You don’t need to spend huge sums on a DSLR to get something that handles well, takes great images and works with a huge variety of lenses. In fact, you can often save yourself a fair chunk of cash if you’re happy to go for a slightly older model. Manufacturers often keep these available as newer DSLRs arrive to give users a choice between the very latest tech and a better-value option. Here, we’ve listed the best cheap DSLRs, from recent arrivals to older favourites. 

Nikon may not have announced any new entry-level DSLRs in 2019, but the D3500 remains an excellent option for those new to photography. It picks up from where the D3400 left off, but with a handful of extra perks. Unlike power-hungry mirrorless models, the major advantage of this camera is battery life. You can keep going for 1,550 images between charges, which is way ahead of most other DSLRs, while the 24MP sensor delivers excellent image quality. Nikon has also revised the body and control layout, not only to make it nicer to handle but easier to use too, while the Guide Mode takes the first-time user’s hand and walks them through all the key features in a way that makes everything easy to understand. We love it – and if you’re just getting started, we reckon you will too. 
Read our in-depth Nikon D3500 review

The EOS Rebel T7i (known as the EOS 800D outside the US) still sits at the top of Canon’s entry-level EOS DSLR range, despite being a few years old now. Sporting a 24.2MP sensor that delivers an improved high-ISO performance over older models, the Rebel T7i’s autofocus also gets a boost, now with a 45-point arrangement that’s backed up by excellent live view AF system. There’s also newly designed graphical interface that will certainly make this camera even more appealing to new users, although if you need 4K video then you’re better off looking at the EOS Rebel SL3 / EOS 250D (see below) or a mirrorless model.
Read our in-depth Canon EOS Rebel T7i / EOS 800D review

Here’s another model which is still holding its own against the rise of mirrorless. The D5600 is a step up from the D3000-series models, with a stronger set of specs to rival the likes of the Canon EOS Rebel T7i / EOS 800D (position 3). Key advantages over the D3400 and D3500 include a larger LCD screen, which not only flips out and swivels all the way around to face the front, but also responds to touch, together with a more advanced autofocus system, Wi-Fi and a healthy range of additional control on the inside. Sure, you pay a little bit more for the privilege, but if you need a little more growing space it makes sense to go for the D5600 so that it stays with you for years to come.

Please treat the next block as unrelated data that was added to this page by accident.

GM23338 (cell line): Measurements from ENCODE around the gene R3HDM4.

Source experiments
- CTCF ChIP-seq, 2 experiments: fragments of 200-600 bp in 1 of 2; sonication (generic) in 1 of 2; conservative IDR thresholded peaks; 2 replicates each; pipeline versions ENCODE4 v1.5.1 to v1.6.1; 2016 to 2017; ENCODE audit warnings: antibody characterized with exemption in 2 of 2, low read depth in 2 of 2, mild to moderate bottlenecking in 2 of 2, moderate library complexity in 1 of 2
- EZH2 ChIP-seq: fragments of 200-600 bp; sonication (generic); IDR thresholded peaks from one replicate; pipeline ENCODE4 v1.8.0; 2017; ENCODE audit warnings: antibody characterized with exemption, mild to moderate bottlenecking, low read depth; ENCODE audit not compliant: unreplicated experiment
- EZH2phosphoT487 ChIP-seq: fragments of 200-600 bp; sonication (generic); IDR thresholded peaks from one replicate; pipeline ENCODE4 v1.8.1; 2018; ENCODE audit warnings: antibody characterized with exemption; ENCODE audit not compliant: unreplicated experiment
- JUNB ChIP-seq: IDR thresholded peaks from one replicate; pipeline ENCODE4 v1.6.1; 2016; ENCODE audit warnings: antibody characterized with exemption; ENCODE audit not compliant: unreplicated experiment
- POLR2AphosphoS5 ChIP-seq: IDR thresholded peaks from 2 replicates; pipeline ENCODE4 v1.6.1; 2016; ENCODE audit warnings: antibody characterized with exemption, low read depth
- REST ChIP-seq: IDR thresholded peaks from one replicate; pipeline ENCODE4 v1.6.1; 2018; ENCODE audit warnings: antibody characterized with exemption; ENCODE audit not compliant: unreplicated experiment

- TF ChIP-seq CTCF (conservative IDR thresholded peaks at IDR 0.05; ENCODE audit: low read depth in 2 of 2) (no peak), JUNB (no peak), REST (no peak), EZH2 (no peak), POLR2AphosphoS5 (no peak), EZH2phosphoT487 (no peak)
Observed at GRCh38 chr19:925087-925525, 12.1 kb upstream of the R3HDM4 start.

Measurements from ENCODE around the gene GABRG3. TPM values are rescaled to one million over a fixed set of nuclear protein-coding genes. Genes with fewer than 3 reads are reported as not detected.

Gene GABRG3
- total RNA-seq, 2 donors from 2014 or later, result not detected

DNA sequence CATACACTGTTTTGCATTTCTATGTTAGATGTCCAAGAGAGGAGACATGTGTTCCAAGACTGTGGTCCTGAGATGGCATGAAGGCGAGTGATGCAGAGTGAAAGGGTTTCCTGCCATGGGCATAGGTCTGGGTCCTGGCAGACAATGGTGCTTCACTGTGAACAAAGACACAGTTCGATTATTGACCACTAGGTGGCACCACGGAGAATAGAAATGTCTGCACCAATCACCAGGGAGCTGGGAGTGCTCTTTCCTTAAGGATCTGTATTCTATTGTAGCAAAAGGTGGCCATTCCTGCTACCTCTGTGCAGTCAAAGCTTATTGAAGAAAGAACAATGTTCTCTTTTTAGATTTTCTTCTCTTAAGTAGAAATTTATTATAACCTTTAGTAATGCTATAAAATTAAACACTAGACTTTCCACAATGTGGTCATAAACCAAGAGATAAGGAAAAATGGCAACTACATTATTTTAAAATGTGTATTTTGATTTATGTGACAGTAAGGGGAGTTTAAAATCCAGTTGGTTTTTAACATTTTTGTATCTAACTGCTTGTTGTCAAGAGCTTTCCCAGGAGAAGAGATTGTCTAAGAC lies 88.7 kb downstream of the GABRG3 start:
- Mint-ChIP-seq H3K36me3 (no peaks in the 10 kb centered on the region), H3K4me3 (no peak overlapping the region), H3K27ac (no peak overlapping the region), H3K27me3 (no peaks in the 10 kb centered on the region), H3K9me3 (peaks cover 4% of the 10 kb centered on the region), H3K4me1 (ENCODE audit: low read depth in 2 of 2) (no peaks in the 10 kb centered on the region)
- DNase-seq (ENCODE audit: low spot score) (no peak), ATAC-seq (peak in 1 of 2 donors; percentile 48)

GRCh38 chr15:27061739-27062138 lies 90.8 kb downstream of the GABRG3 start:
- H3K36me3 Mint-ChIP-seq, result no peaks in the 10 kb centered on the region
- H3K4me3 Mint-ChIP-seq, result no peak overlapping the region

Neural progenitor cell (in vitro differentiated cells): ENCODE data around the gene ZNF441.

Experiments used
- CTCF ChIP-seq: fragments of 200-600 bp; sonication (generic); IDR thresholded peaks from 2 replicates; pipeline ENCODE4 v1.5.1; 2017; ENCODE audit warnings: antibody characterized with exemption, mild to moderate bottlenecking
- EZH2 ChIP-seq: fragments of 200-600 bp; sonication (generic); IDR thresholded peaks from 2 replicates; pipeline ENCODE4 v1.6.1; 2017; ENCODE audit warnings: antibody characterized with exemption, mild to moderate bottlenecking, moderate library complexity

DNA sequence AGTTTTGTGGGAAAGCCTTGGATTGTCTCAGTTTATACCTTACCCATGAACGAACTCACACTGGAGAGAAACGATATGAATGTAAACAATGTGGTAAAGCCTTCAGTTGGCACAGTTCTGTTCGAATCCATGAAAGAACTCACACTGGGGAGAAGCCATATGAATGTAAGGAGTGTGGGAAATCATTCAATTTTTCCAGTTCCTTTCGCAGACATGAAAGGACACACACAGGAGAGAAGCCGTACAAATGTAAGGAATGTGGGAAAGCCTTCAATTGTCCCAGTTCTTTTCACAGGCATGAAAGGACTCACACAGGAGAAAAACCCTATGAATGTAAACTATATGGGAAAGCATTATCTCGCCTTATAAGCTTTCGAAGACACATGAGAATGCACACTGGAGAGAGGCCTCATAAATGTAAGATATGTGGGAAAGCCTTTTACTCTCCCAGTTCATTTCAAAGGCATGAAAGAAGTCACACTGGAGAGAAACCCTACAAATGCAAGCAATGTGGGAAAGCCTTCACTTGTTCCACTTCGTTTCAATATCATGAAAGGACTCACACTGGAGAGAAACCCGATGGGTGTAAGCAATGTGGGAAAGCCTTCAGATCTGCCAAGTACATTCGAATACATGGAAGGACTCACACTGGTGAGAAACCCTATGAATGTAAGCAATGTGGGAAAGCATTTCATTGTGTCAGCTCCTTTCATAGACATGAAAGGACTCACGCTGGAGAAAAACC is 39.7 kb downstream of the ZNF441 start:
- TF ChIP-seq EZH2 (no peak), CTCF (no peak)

Read our in-depth Nikon D5600 review

This is one of the cheapest DSLRs in Canon’s current line-up, which also makes it a very cost-effective way to get access to an endless assortment of lenses, flashguns and other accessories. Its low price tag means that it understandably lacks some of the fancy tricks of its bigger brothers – flip-out LCD, 4K video and so on – but there’s still a very good level of physical control on offer. And, most importantly, image quality from the 24MP sensor is sound. It’s designed very much with its target audience in mind, with a Feature Guide to help you understand everything, and battery life is also better than many mirrorless models at this price point – still a key advantage of DSLRs. Wi-Fi, NFC and Full HD video recording round off the specs, making it a well-rounded first-time option.
Read our in-depth Canon EOS Rebel T7 / EOS 2000D review

The EOS Rebel SL3, also known as the Canon EOS 250D, is the latest entry-level arrival to this list – indeed it’s one of only a handful of models announced in 2019. Like its name suggests, it picks up from where the Rebel SL2 (EOS 200D) left off, adding a fresh processing engine and 4K video recording on top of a collection of smaller extras. There may be lots of competition from mirrorless right now, but if you like the traditional handling of a DSLR – including an optical viewfinder – the 250D is one of the most attractive models available right now.

Also consider…
None of the above take your fancy? Here’s another option to consider.

The EOS 77D is a slightly more advanced beginner DSLR, and it provides a few extra treats for those who feel they may outgrow more basic models before long. While we weren’t too excited about it at the time of its release, the fact that it’s spent some time on the market now means it can be bought for a much more agreeable price tag. On top of the bones of the EOS 800D, there’s a top-plate LCD screen that gives you shooting options at a glance, as well as two control dials to make adjusting options faster. You also get some extras on the inside such as bulb and interval timers. If you can stretch to the EOS 80D that sits just about it, even better – otherwise, this would be a slightly more capable option than its more basic siblings.
Read our in-depth Canon EOS 77D review